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Game Development with Unity Paperback – Jan 19 2011
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PART I: AN INTRODUCTION TO UNITY AND DESIGN. 1. Preface. 2. Introduction. 3. Basic Overview of the Unity Engine. 4. Designing Concepts. PART II: BUILDING THE GAME ASSETS. 5. Environments - Setting the Stage. 6. Characters. 7. Props. PART III: ADDING INTERACTIVITY. 8. Instances and Prefabs. 9. Custom Interactions (Scripting) and Input. 10. Physics and Animations. 11. GUI. PART IV: POLISH AND FINISHING TOUCHES. 12. Lights and Shadows. 13. Cameras and other controllers. 14. Particle Systems. 15. Sound and Music. PART V: PUBLISHING AND DISTRIBUTING BUILDS. 16. Making Builds 17. Basic UNITY debugging and Optimization 18. Publishing and Distribution Techniques Appendix.
About the Author
Michelle Menard is a freelance writer and game producer. After receiving a double bachelor of arts in Applied Mathematics and Music from Brown University, she decided to jump into the games industry by getting a master's of fine arts in Game Design from the Savannah College of Art and Design. She authored the first edition of Game Development with Unity in 2011.
Most Helpful Customer Reviews on Amazon.com (beta)
There are definitely quite a few errors in this book. However, it does not deserve the low ratings it has. I wouldn't hesitate to recommend this book to anyone. It should be noted that on the very last page, the author explicitly acknowledges that there are "intentional" flaws that the author left in the widget game, but doesn't say what they are... Perhaps the people complaining about the errors didn't even read the whole book? Anyways, the author should have pointed out where the mistakes are in the book as she put them in. At a couple points, complete sections of code were missing... and there were plenty of typos. I wonder if the author just said there were intentional errors at the end to excuse the poor proofreading? Despite all the errors, the book is still great; not excellent, but great. The errors are all minor. If you can't figure them out, you should probably find another career because you are bound to make tons of errors as a programmer/game developer.
My only complaint is that it didn't go in to more detail on certain things, but then again, this is an introductory book. It should be noted that this book is written for unity3d version 2.x, but it will work for 3.x. The only difference is a couple menu options are changed when viewing specific things. I wish there were more books on unity3d that were up to date and went in to more depth on all aspects of the engine. I'm not aware of any "advanced" unity3d books that are out yet, at least at the time I'm writing this. Considering how few books there on unity at the time of this writing, the author should be applauded for her contribution.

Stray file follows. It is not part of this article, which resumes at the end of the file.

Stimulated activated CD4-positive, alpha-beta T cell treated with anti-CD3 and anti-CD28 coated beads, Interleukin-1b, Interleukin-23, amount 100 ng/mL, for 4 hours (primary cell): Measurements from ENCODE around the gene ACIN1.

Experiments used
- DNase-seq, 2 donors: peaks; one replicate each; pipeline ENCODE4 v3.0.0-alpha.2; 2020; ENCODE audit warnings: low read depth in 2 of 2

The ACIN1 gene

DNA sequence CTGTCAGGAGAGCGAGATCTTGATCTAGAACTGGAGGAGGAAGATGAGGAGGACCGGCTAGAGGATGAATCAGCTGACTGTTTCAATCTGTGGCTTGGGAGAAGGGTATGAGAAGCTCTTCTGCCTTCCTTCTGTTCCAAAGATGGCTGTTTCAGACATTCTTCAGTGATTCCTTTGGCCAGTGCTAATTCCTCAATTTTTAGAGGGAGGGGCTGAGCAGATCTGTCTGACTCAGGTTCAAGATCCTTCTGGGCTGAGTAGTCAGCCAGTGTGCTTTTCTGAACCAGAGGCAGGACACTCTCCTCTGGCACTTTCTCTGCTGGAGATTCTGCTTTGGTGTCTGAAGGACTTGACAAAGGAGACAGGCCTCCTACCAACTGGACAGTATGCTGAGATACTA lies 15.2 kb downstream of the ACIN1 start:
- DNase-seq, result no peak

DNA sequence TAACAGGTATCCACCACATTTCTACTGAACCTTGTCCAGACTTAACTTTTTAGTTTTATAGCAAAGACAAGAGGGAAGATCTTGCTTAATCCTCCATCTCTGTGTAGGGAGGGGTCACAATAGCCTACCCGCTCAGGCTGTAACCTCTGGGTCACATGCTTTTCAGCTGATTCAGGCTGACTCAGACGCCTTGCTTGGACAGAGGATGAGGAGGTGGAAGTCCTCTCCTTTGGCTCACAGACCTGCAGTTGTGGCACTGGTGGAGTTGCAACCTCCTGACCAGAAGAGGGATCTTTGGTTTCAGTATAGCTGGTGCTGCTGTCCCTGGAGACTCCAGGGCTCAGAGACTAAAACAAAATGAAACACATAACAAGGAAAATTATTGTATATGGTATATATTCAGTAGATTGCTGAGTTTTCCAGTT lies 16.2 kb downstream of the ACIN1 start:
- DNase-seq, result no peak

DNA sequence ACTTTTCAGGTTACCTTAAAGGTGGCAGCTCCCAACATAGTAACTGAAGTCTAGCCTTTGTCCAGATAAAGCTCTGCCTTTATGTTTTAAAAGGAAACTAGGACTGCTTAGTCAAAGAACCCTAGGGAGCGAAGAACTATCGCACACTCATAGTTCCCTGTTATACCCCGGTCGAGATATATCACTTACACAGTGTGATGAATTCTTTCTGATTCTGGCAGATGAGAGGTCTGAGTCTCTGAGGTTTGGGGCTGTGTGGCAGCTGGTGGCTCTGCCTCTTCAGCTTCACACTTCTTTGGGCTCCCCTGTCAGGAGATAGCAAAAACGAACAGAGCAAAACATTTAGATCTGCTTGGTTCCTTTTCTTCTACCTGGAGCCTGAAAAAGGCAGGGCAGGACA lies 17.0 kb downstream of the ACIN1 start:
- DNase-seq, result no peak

Most people who want to make their own game will want to design their own character and other assets. You'd need to use Maya or Max to model the character, to UV the character, to rig the character, and to animate the character. You'd also need to use a program like Photoshop or Mudbox to paint the character. While this may sound like a lot of added text, you'd be surprised by how little instruction it takes to explain these steps. Getting good at them is just a matter of practice. You cant write a book about game development and not include asset creation. For example, my game has a bird. I need to create a bird somehow, and get that bird to flap its wings. I know that I need to do all those things in Maya, and I manage to set up a flapping wing animation. Great, how do I transfer that animation form Maya to Unity? Google it and save yourself $40.
I am a game design student and picked up this book as a reference for when I needed to figure out how to do something in game, either via the editor or via script. I have been disappointed at every turn. Either the information provided is too limited or the example given is to basic that its not actually helpful. Luckily I generally know what I'm looking for and can use the Unity API scripting reference online to figure it out. I was hoping this book could fill in the places the API was lacking, but in reality this book has sat on my shelf for the last year collecting dust. After a month of trying to utilize it as a reference, I simply gave up. Every once in a while, I pick it up to look for something on the off chance it might shed some insight into what I'm looking for but I'm always disappointed.
If you have no experience with unity at all, and are looking for something to give you the basics, this isn't a terrible place to start. However, you can find better tutorials on Youtube for free.
Fix this incredible oversight and I will gladly change my rating. As it stands, an ebook on programming that references samples you can't get deserves a 1 star rating.
[UPDATE]: I have since also bought the physical book just to get the examples. Not my preferred way to get the content but the book is worth the read.
One comment, if you find that a review is not helpful and choose to rate it as not helpful then please add a comment so the reviewer knows what to improve about their input. This way we all benefit. I don't want to waste my time throwing my thoughts on the web if they are not helping someone. While my review is not a detailed treatise on the book's content, it is relevant that an otherwise good teaching aid is severely lacking by not making the examples available online. I don't believe every review needs to be exhaustive to be useful. But that is just my one opinion...